Fiscal Sponsee – In Her Hands: Key Changes in Jazz
In Her Hands: Key Changes in Jazz
Directed by Kay D. Ray
Join The Whole World In Her Hands tour on the road, as they drive hundreds of miles through countryside and cities, from New York to Kentucky. With an empowering song “I’m A Superstar” by Israeli trombonist Reut Regev as a backdrop, we see the group from load ins, sound checks, exciting performances to a cd recording session in New Jersey.
We visually touch on a piece of history of Women in jazz with clips of interviews with women from 20 years ago. They address the issues and obstacles which were facing them at that time.
We fast forward back to the tour and to present time with The Whole World In Her Hands tour. Pianist and educator Monika Herzig tells audiences why the tour is important. With interviews from the group, we explore the importance of seeing incredibly talented female jazz players playing together, of playing at various venues from large and small clubs, to educational institutions from middle schools to Universities, of creating open discussions about women musicians and conducting jazz and improvisation workshops.
Graphic transitions will visually take us from issue to obstacle with the women’s powerful musical performances of original tunes. We hear Herzig’s song “She’s Got The Whole World In Her Hands”, which realizes a version of an old standard. We experience how great jazz songs are created when independent, creative artists extemporize in an ensemble setting.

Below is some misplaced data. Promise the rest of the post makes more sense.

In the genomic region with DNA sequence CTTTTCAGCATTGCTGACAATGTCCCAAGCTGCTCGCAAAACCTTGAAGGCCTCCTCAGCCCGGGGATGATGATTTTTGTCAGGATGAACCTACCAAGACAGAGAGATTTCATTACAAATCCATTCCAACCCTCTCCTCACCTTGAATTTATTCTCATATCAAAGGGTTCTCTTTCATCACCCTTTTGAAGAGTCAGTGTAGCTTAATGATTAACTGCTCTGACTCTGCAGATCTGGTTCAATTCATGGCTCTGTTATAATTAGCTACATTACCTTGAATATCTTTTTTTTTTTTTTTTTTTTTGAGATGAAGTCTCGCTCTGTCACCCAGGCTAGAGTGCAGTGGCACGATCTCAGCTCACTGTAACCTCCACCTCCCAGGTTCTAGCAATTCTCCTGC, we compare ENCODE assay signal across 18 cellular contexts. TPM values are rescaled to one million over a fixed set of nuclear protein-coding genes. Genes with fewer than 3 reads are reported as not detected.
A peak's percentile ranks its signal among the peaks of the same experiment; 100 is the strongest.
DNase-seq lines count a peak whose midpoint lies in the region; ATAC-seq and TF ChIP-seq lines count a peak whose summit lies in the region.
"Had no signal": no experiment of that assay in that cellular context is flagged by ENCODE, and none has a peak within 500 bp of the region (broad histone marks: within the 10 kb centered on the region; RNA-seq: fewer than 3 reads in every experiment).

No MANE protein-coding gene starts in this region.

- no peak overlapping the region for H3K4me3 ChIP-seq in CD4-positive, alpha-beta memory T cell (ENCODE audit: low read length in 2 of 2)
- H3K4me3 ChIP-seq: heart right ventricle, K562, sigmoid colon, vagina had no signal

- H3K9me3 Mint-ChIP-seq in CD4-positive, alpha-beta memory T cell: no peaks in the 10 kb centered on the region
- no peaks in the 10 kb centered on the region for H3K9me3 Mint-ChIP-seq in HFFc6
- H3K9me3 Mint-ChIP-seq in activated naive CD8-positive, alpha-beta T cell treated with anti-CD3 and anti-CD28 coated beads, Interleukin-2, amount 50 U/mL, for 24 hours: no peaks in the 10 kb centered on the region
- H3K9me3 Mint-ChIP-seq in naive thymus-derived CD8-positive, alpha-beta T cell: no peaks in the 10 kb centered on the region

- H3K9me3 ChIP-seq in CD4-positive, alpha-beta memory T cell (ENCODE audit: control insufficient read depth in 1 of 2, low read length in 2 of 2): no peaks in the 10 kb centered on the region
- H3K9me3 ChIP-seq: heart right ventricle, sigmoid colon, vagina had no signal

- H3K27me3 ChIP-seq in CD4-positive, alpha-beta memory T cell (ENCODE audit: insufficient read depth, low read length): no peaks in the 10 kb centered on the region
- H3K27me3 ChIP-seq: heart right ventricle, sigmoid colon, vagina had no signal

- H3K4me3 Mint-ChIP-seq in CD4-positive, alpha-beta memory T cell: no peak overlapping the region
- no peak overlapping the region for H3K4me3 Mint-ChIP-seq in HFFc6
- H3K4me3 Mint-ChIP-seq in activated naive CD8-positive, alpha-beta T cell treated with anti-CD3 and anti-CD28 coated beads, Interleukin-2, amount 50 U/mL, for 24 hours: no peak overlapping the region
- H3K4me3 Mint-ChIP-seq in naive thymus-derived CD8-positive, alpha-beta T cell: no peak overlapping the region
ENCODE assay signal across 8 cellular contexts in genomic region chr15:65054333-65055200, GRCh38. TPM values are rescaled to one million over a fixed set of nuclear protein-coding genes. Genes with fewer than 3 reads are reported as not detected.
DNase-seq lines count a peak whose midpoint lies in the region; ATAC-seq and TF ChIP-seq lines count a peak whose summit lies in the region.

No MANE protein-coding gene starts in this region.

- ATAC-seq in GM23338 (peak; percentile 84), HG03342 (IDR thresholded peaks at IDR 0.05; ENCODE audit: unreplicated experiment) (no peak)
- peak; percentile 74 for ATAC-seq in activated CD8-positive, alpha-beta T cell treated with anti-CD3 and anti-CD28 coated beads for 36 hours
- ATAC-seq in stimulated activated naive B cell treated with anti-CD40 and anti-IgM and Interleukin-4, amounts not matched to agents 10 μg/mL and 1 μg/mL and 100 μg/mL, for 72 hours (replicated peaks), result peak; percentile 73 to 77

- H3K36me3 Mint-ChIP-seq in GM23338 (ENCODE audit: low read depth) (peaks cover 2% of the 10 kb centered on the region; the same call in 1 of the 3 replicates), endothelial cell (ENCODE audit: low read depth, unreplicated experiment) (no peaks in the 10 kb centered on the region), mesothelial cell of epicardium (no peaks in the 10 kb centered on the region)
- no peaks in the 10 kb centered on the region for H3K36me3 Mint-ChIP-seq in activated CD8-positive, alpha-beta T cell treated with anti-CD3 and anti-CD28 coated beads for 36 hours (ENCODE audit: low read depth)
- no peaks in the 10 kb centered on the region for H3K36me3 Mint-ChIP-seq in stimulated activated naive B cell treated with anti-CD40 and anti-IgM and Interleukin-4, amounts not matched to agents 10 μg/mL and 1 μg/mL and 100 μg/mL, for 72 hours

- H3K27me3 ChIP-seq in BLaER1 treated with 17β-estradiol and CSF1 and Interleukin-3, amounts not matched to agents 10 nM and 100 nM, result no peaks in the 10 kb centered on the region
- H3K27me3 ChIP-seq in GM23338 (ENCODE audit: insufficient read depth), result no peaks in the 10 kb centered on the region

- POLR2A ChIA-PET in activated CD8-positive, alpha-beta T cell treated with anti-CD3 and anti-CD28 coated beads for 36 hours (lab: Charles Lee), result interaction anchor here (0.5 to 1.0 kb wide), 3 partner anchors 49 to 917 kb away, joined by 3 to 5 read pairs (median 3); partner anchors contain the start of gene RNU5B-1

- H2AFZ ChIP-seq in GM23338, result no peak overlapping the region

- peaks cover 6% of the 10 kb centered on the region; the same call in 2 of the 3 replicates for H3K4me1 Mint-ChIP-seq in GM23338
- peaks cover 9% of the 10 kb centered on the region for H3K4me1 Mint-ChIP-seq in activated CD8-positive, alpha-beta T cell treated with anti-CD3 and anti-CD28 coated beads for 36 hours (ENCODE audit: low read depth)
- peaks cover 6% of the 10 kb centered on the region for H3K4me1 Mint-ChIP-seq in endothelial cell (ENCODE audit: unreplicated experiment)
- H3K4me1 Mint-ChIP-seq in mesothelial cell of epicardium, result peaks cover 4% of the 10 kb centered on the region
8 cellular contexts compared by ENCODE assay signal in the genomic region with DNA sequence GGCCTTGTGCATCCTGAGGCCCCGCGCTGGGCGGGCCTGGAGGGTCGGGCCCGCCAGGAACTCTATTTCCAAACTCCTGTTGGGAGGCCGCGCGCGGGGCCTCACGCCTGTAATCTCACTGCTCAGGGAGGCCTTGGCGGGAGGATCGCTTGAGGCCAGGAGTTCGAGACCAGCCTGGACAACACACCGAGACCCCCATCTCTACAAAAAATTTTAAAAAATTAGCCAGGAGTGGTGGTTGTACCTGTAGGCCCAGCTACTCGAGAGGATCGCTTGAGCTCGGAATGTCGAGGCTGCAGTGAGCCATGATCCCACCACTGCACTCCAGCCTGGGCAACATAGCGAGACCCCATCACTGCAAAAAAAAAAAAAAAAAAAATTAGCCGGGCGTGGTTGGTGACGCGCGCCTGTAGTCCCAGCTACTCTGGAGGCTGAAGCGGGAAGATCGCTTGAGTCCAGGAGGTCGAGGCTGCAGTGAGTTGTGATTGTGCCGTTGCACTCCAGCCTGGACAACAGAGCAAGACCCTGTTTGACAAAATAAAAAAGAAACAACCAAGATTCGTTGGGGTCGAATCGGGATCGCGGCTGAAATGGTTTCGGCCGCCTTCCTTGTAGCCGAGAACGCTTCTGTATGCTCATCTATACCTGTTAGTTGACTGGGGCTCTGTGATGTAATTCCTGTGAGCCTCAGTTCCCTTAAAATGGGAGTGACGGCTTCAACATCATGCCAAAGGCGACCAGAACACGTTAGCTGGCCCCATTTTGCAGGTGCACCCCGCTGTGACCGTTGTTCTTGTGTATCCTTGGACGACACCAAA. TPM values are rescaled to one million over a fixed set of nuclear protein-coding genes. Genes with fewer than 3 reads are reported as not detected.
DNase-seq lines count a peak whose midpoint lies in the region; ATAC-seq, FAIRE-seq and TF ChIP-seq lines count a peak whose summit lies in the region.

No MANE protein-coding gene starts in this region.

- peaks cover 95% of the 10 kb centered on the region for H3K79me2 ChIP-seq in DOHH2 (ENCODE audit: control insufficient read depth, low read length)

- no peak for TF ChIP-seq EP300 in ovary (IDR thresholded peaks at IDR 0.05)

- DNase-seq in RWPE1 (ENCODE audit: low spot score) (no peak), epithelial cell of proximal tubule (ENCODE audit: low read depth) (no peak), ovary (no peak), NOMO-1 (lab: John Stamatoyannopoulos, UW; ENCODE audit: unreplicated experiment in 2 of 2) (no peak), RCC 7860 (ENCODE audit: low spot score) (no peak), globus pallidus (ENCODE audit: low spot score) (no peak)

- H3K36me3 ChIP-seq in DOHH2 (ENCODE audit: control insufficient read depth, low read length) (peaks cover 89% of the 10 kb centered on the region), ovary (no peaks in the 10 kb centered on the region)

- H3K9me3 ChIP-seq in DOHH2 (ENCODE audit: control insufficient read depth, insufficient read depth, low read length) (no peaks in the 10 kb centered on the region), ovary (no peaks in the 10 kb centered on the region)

We open up the discussion of gender imbalance and how women are making opportunities in the field of Jazz around the country. From improvisation workshops in Marion Indiana to Madison Middle school jazz mentoring program in Seattle, from Equal Rights Advocates fighting Jazz at Lincoln Center for blind auditions to Girls and Women’s Jazz Camps in Berkeley, from Panels on welcoming, supporting and maintain girls in jazz conferences in New Orleans to Black Girls Play outreach program in the Oakland, women are fighting to end the equities for women in Jazz.
We transition to some vibrant young women who are excelling in Jazz today. They talk about the importance of support, acceptance, educational opportunities and their passion for the music. With these positive affirmations, the film ends with an over-the-top, energetic performance on saxophone by Grace Kelly at Jazz Alley in Seattle. She is the perfect example of how a young woman can excel in the music industry if she is allowed to follow her dreams with no restrictions.